There was an empty page in my diary and its emptiness disturbed me. Poor page, I thought, it must feel lonely. So I decided to fill it up.
I was thinking about that page while riding the tram one afternoon. Because of the traffic, my tram stopped as did a tram coming from the opposite direction. Looking out the window, I could see people in the other tram looking out the window, too. We scrutinized one another until both trams began to move and off we were never to see one another again, the temporary snapshot gone forever. Trams, trains, and buses provide us with so many transient moments to reflect upon.
In Agatha Christie’s “4.50 from Paddington”, such a fleeting moment occurs for Mrs. McGillicuddy who’s travelling by train to visit our friend, Jane Marple. At a certain point, a parallel train going in the opposite direction passes. Mrs. McGillicuddy gives a quick glance at the passing train and unexpectedly witnesses a man strangling a woman. She reports it to the ticket controller who, because she is an elderly female, doesn’t take her seriously. But luckily Miss Marple does and proves that Mrs. McGillicuddy really had seen a murder take place.
Advice: when looking out a window, be prepared for what you’ll see.
Amacord. Around 1936 I was on the bus to Chapultepec with Malcolm Lowry. We were both startled when the bus came to an abrupt halt. Looking out the window, we could see the body of a man on the side of the road. Not knowing whether or not he was dead or alive, we got off the bus thinking we could help but were told brusquely that Good Samaritans were not wanted. As we were being bullied, a petty thief pocketed the few coins near the victim and used them to buy a bus ticket. Then the police came and shouted váyanse de aquí (get out of here)!
Back on the bus, Malcolm and I sat in silence. That’s the way men are. When women really feel the need to talk, men become hermetic. So, while Malcolm was taking swigs from his little flask of tequila, I mentally started filling in my diary’s blank page.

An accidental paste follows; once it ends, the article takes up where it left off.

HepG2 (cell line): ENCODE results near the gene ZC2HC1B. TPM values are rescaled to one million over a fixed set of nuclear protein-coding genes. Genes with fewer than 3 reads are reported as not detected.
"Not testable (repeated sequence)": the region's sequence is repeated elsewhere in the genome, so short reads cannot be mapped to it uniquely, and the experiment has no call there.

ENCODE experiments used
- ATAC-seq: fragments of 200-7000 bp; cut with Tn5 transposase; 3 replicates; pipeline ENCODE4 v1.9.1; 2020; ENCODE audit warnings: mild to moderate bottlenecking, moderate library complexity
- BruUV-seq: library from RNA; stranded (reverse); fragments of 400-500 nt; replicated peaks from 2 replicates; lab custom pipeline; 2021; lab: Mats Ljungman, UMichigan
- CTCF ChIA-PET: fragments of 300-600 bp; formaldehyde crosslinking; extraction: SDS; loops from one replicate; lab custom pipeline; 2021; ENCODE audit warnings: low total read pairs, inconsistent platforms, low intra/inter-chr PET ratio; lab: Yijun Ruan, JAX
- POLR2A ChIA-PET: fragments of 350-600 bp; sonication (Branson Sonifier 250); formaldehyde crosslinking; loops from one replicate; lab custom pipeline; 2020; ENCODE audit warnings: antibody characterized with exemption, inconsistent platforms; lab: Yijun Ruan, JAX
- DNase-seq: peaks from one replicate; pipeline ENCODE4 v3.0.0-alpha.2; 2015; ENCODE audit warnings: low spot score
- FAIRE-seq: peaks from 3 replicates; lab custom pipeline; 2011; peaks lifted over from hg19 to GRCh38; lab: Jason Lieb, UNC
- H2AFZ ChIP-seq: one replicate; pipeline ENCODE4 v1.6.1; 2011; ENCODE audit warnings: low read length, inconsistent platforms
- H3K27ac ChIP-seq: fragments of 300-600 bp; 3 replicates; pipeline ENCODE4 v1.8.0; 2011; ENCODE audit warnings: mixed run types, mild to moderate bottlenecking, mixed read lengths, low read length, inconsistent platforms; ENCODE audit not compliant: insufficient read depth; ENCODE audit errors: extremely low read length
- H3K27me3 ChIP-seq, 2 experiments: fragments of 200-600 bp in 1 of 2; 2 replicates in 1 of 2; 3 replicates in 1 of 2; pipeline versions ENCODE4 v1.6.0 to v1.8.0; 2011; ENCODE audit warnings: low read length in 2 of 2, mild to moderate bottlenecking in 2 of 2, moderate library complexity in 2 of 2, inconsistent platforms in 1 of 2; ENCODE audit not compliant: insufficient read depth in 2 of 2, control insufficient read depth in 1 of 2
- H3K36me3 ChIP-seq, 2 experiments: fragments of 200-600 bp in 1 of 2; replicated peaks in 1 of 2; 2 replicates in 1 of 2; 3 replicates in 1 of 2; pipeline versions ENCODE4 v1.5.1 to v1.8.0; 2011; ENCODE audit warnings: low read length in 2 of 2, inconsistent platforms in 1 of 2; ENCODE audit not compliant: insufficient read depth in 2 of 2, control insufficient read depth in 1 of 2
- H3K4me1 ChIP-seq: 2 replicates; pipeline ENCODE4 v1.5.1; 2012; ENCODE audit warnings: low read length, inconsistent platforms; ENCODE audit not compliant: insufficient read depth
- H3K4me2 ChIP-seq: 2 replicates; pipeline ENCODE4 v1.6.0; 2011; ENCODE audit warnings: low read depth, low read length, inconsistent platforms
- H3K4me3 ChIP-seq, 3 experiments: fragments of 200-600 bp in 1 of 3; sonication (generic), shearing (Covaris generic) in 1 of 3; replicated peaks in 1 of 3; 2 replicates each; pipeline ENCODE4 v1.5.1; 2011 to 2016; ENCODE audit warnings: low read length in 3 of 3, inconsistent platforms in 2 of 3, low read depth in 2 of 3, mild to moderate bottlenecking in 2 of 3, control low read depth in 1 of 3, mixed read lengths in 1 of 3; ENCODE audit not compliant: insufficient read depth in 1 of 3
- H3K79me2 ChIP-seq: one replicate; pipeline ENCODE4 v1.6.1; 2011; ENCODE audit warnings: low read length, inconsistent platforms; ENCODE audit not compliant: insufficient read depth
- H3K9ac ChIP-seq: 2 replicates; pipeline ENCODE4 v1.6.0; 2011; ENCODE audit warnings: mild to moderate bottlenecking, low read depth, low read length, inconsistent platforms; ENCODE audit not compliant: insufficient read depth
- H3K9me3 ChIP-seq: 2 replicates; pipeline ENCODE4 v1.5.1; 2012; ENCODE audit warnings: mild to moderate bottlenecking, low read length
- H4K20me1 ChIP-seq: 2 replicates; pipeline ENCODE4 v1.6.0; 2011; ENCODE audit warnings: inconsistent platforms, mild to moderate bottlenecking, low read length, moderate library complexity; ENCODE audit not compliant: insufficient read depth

Even though Malcolm and I and everyone else on the bus had seen the same thing, our perceptions of the event were all different. Because reality is something very personal.
In 1902, Einstein began working at the patent office in Bern. And it was thanks to the train station across the street from his office that he began to formulate his theory of relativity.
I first met Albert in the park where we both used to take walks. Like most great men, he was very talkative about himself and his theories. It was only because Albert was so simpatico that I would pretend to listen to him as we strolled together. But to be honest, I didn’t understand much of what he said. Plus it doesn’t take a genius to know that everything is relative. Nevertheless, some ideas were more intriguing than others. For example, after daily observation, he noticed that every train track had its own clock just as every observer has their own way of measuring elapsed time. Like the time it takes to wash dishes isn’t measured in the same way that it is for dancing a cumbia.
One day when I was feeling a bit down, I confided to Albert that sometimes I felt my life was too static. Don’t worry, he said, your life is always in motion because, even though you feel you’re not moving, the earth you live on is. When the earth moves, so do you.
As for my diary page, the idea that it was blank was simply relative to the page next to it. Problem solved, it was time to move on.
(from The Diary of Luz Corazzini, Cynthia Korzekwa ©)